GRAINS-Wheat to 3-1/2 month low ahead of monthly USDA report

* USDA seen raising U.S. wheat ending stocks forecasts

* Corn pressured by favorable U.S. crop weather

* Soy firmer as trade expects USDA to show tighter U.S. stocks (Recasts with updated prices, quotes; changes byline and dateline, previous SINGAPORE/PARIS)

By Julie Ingwersen

CHICAGO, June 10 (Reuters) – U.S. wheat futures fell to a 3-1/2 month low on Tuesday ahead of a monthly U.S. Department of Agriculture report that analysts expect will show rising domestic wheat stocks.

Corn futures fell on favorable crop weather in the U.S. Midwest, but soybeans rose on expectations the USDA’s June supply/demand report on Wednesday will show tightening old-crop soy inventories.

At the Chicago Board of Trade as of 11:00 a.m. CDT (1600 GMT), July wheat was down 11-1/2 cents at $6.01 per bushel after hitting $6.00-3/4, the lowest spot price since Feb. 28.

Wheat sagged as traders positioned for USDA’s report. Analysts surveyed by Reuters estimated on average that USDA would raise its forecast of U.S. 2014/15 wheat ending stocks by 2.2 percent, to 552 million bushels, from 540 million in May, and raise its 2013/14 stocks forecast as well.

CBOT July wheat has fallen about 19 percent since early May on prospects for plentiful global wheat supplies and stiff export competition as the Northern Hemisphere readies for harvest.

“We do have some isolated issues with the hard red winter crop in the U.S., but when you look at the global picture we do see stocks building in 2014/15,” said Graydon Chong, senior grains analyst at Rabobank.

Corn was under pressure from good weather and continued concern about China halting imports of U.S. distillers dried grains (DDGs), a corn byproduct used in feed.

CBOT July corn was down 3-1/2 cents at $4.47-1/2 a bushel, but stayed above Monday’s multi-month low of $4.45-1/2.

“You’ve got funds still long, and you’ve got no threats of weather. And China decided not to take DDGs any more. You are being hit on all fronts right now,” said Jim Gerlach of A/C Trading in Fowler, Indiana.

Soybeans bucked the weak trend. July soybeans rose 12 cents at $14.69 per bushel and gained against new-crop November , which was up 5-3/4 cents at $12.30.

The moves reflected positioning ahead of USDA’s June supply/demand report. Analysts expect USDA to lower its U.S. 2013/14 soybean ending stocks forecast from its May figure of 130 million bushels, already a 10-year low.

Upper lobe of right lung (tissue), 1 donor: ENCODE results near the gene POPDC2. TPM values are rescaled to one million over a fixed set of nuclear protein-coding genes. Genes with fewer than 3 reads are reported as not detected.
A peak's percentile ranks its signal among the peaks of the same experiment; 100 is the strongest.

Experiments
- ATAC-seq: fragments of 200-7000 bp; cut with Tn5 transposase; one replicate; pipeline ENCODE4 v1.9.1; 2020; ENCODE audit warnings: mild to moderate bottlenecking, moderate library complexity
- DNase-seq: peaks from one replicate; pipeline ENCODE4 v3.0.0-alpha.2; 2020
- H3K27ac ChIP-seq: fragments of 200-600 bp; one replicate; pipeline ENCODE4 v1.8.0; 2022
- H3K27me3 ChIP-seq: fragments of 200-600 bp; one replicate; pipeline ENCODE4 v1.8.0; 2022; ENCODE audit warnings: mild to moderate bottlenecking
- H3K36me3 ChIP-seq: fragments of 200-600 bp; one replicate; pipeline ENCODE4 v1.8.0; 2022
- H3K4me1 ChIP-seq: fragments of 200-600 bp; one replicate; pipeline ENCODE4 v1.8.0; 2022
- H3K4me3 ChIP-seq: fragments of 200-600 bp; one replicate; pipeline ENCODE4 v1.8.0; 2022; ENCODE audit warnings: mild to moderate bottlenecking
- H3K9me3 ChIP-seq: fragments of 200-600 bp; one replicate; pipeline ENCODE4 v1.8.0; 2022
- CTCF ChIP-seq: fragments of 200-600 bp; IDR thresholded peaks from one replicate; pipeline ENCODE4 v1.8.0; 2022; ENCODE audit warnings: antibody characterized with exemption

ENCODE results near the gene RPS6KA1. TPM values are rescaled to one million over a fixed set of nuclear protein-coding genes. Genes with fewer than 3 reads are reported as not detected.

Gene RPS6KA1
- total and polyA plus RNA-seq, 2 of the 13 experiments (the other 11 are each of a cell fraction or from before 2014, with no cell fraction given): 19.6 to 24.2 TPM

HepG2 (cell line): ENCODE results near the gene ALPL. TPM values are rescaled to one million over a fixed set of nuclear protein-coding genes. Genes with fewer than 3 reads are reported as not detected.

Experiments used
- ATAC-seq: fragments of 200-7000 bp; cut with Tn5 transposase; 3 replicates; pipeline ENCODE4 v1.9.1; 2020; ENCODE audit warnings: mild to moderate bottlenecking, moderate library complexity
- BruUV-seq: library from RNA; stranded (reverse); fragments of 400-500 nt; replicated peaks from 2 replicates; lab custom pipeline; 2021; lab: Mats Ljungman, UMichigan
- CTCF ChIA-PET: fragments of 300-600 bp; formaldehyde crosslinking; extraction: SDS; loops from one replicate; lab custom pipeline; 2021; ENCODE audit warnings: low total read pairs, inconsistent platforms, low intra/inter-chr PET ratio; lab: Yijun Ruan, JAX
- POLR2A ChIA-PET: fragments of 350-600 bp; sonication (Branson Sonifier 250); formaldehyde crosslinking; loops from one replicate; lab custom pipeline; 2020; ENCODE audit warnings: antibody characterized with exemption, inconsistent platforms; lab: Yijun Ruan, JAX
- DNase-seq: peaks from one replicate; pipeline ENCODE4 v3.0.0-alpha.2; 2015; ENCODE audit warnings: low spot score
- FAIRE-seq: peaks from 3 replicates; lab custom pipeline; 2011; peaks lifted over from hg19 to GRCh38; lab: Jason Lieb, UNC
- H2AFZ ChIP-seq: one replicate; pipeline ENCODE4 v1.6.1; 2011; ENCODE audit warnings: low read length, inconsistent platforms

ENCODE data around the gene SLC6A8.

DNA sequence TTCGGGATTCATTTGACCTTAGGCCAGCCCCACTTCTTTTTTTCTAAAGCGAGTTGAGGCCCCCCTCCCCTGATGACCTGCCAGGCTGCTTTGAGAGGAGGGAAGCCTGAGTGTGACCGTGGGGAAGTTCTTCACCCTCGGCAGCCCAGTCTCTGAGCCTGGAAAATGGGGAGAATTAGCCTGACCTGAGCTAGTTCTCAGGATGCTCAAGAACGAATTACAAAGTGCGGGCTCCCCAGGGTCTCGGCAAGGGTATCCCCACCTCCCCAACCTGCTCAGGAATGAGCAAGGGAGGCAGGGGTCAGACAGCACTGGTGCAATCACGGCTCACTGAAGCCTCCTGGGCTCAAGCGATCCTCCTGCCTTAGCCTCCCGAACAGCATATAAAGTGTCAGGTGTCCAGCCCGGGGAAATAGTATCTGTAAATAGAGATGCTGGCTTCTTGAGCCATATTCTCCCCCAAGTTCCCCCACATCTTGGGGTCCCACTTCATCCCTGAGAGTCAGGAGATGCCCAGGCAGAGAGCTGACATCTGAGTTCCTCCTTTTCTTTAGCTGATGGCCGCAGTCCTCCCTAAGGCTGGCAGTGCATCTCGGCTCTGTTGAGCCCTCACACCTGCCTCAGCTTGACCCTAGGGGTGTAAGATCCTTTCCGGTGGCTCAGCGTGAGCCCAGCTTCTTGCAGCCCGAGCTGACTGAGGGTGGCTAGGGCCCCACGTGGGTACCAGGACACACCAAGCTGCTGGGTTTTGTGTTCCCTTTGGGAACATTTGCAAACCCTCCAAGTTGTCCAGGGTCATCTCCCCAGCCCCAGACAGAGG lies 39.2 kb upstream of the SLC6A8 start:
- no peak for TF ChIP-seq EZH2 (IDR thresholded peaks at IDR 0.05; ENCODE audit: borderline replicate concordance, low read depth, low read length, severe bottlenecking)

“Traders are bull-spreading in the beans and meal in anticipation of a tightening old crop S+D (supply/demand) balance and more abundant new crop S+D balance reported in tomorrow’s June USDA Supply-Demand Reports,” Helen Pound, a vice president with KCG Futures in Minneapolis, said in a report.

Prices at 11:01 a.m. CDT (1601 GMT)                          
                              LAST      NET    PCT     YTD
                                        CHG    CHG     CHG
 CBOT corn                  447.50    -3.50  -0.8%    6.0%
 CBOT soy                  1469.00    12.00   0.8%   11.9%
 CBOT meal                  489.70     7.50   1.6%   11.9%
 CBOT soyoil                 38.93    -0.35  -0.9%    0.3%
 CBOT wheat                 601.25   -11.25  -1.8%   -0.7%
 CBOT rice                 1404.50   -10.00  -0.7%   -9.4%
 EU wheat                   190.50    -0.25  -0.1%   -8.9%
 US crude                   104.46     0.05   0.1%    6.1%
 Dow Jones                  16,930      -13  -0.1%    2.1%
 Gold                      1260.60     9.02   0.7%    4.6%
 Euro/dollar                1.3542  -0.0050  -0.4%   -0.8%
 Dollar Index              80.8240   0.1710   0.2%    1.0%
 Baltic Freight               1004        5   0.5%  -55.9%

 (Additional reporting by Naveen Thukral and Sybille de La
Hamaide; editing by Richard Pullin, Jason Neely and Tom Brown)

About the author



Stories from our other publications